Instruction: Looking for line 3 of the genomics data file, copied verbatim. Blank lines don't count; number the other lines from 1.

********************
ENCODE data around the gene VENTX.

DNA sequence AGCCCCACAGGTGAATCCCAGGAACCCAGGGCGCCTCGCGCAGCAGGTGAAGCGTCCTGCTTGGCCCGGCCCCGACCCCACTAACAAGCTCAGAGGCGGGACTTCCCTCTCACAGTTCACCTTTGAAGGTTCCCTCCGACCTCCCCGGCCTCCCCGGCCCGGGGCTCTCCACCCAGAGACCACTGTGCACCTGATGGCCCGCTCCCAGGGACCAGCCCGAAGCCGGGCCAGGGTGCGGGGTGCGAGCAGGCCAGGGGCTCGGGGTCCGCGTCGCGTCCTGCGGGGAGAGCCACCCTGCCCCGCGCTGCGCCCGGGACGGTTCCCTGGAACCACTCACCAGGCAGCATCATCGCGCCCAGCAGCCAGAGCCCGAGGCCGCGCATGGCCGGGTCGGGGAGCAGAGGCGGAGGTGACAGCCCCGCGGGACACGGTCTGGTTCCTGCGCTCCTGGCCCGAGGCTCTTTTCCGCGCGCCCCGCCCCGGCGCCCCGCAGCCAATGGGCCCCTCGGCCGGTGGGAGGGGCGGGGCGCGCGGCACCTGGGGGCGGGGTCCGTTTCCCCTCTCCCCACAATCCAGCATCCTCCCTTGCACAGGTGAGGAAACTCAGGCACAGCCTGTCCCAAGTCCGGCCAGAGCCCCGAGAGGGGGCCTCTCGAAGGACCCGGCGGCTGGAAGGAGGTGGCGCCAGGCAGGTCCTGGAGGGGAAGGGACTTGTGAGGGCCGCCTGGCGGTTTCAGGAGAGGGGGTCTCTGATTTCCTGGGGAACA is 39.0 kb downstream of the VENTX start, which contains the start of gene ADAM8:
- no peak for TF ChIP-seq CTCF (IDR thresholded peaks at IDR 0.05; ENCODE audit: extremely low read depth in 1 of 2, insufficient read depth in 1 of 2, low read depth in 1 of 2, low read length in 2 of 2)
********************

- no peak for TF ChIP-seq CTCF (IDR thresholded peaks at IDR 0.05; ENCODE audit: extremely low read depth in 1 of 2, insufficient read depth in 1 of 2, low read depth in 1 of 2, low read length in 2 of 2)